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Pandemic Diary XV

One of the challenges with journaling during a time when not much is going on within my personal sphere is that there's just not much to write about. At first I thought I would use this "diary" as a form of self-therapy. I anticipated I'd deal with grief, anger, boredom, and a gamut of other emotions. I imagined creative ways to pass time, major transformations in life in my community, and unexpected moments of serendipity.

Much of that has happened. Online bridge has occupied a lot of my attention, as a player, a director, and the Manager of the Lake Chapala Duplicate Bridge Club, where I have had primary responsibility for setting up our virtual games. The community shut down almost completely, and then gradually reopened. For a long time there were no local cases of Covid-19. Now there are over 150 in our municipality. I adopted a puppy. I postponed a planned trip to Israel and Jordan until next fall. I choked up while singing "Try to Remember" along with Josh Groban on the car radio. I've enjoyed weekly Zoom get-togethers with my mom and sisters, plus regular meetings with my writing group from Seattle, two virtual trivia meet-ups every week, and monthly reunions with a group of friends from high school. I suffered the seemingly endless depravity of the occupant of the White House, and wept when Ruth Bader Ginsburg died. And now I wait with increasing anxiety to see what will happen after the election.

So yes, there have been things to write about, but most of that, while it might have provided the therapeutic effect I was looking for if I'd written about it, would be pretty boring to read about. (Or maybe I just don't have enough faith in my writing ability to believe I could have made it interesting.)

Then, last week, something happened. Something exciting, scary, and potentially interesting to read about.

When I bought my house, the house next door was occupied by another expat from the US. She moved to a different neighborhood back in February, and after the house was vacant for a couple of months, eventually a group of college-aged Mexican guys moved in. We exchanged hellos, but otherwise they kept a low profile and didn't really engage with other neighbors. Perhaps I should have been suspicious when they covered up all the windows with garbage bags. And there were other signs, in retrospect, that I might have taken as evidence of something sinister, but not being the suspicious type, nothing set off alarm bells.

Then last Monday my neighbor on the other side (also a US expat) told me she had heard from some locals that the guys worked for the cartel.

And on Tuesday morning, while I was relaxing on my mirador, I heard a loud commotion coming from next door and from the street: bangs, shouting, and scuffling. Then a uniformed official climbed over from their mirador to mine, saw me sitting there, and yelled something to me. I didn't catch what he said, but I quickly made my way inside the house.

Down on the street was an assemblage of official vehicles: trucks marked "Guarda Nacional," and several armored vehicles, one of which had a big machine gun on the roof. Various men in uniform carrying large weapons were running up and down the street and shouting at each other.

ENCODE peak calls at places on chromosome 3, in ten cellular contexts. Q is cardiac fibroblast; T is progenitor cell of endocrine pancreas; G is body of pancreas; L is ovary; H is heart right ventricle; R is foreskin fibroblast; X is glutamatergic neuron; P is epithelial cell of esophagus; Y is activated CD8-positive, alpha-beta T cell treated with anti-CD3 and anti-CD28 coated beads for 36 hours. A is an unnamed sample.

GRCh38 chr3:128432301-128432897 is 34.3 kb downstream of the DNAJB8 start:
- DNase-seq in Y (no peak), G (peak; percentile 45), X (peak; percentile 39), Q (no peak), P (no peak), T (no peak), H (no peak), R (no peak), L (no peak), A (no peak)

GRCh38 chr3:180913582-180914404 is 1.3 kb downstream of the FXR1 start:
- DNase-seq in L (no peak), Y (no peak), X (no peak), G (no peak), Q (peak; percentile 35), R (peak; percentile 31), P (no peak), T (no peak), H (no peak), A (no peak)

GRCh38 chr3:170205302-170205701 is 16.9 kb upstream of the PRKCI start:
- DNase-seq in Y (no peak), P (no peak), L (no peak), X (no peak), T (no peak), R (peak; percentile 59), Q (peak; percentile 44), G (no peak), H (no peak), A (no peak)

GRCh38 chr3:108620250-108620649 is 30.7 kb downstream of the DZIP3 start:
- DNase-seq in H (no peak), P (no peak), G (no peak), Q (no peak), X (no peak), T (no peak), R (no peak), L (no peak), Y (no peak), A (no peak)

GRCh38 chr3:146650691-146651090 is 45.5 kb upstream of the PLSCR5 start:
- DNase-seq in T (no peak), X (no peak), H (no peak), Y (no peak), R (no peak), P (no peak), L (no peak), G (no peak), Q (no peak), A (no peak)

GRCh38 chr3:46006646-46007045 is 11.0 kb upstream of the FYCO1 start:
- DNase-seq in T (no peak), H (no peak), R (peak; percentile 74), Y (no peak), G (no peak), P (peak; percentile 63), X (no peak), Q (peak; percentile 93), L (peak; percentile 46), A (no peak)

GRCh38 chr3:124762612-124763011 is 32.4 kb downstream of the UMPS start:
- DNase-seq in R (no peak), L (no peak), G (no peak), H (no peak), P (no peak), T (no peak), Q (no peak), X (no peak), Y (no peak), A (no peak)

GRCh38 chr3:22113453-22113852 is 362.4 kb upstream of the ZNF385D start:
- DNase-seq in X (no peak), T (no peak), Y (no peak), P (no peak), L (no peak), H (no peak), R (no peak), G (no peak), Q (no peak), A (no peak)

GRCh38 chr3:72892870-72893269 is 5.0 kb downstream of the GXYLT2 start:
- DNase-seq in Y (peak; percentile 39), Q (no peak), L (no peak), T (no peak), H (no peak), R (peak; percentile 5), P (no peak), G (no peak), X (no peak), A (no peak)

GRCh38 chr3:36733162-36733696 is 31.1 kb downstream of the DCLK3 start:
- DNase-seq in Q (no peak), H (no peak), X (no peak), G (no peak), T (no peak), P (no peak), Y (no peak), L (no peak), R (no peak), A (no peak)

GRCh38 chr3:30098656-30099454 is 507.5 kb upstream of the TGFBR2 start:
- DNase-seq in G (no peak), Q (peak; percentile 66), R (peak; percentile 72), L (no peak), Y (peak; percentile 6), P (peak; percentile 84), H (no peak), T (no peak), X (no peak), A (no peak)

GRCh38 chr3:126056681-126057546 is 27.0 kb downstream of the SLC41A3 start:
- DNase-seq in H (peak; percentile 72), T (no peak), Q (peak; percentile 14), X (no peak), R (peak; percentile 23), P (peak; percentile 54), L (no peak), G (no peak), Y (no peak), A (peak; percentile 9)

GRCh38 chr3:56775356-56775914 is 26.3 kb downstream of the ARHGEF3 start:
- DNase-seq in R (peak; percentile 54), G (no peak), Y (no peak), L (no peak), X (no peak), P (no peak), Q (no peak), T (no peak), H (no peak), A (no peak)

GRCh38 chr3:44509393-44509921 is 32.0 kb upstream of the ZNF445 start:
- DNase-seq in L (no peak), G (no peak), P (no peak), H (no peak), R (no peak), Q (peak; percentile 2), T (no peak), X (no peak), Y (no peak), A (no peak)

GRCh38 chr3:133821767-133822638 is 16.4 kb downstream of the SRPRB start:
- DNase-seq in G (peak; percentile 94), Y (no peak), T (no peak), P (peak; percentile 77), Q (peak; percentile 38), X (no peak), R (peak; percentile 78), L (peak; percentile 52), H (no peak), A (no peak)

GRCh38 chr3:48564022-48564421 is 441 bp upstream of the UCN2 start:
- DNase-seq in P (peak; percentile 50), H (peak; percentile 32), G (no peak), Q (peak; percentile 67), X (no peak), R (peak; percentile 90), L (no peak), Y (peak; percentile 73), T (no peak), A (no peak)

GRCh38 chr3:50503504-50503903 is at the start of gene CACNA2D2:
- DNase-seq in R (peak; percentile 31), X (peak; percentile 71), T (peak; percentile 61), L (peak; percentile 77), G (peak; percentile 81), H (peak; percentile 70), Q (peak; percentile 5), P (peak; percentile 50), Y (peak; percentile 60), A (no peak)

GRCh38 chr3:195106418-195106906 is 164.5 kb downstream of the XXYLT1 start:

It was about an hour before things outside calmed down, but the trucks and the military personnel remained all day and were still there when I went to bed that night. The street was blocked to traffic at both ends. They eventually let me take Taco out for a walk.

Details have emerged gradually through conversations with neighbors and an article in the Lake Chapala Reporter. Seven people were arrested in a coordinated raid on several locations. Some of the guys living next door tried to escape over the miradors heading in the opposite direction (thankfully they didn't come to my house) down to a house at the end of the block. The woman living there said they showed up on her mirador, banged on the locked door, and when she opened it, they asked her politely, in English, if they could come downstairs and leave. She said no and closed and locked the door, and that's where they were arrested. Later she said she found one of their guns under the cover of her jacuzzi.

The Forensic Sciences unit was investigating the house until late that night, and the next morning the house was locked up with yellow crime-scene tape in front.

It remained that way for just one day. The next day I heard noises coming from inside the house. Although the walk-in gate was chained, the driveway gate wasn't, and apparently someone got inside. I'm not sure what they did in there, but there was a large tub of some unknown liquid sitting on the porch, and the next morning I saw it sitting on the sidewalk across the street, where it remained until today. It seems it's finally gone. This past Tuesday municipal police swung by. (They were not involved in the raid last week.) I'm not sure who contacted them, and I don't think they did anything except put the crime-scene tape back up -- in front of my driveway! 

Right now the house remains unsecured, so anyone could go in through the driveway gate. I'm a little uneasy about this. I have reached out to the Chapala Expat Liaison, a local man who owns a popular restaurant and it supposed to serve as a bridge between the local authorities and the expats. So far I haven't heard back. But at least the cartel people are gone. 

And in, believe it or not, other exciting news, crocodiles have been sighted in Lake Chapala!

So yeah, it's been an exciting time, interrupting what otherwise has been a very unexciting time.

1 comment:

  1. Pretty scary stuff, perfect for Halloween, cartel and alligators :)


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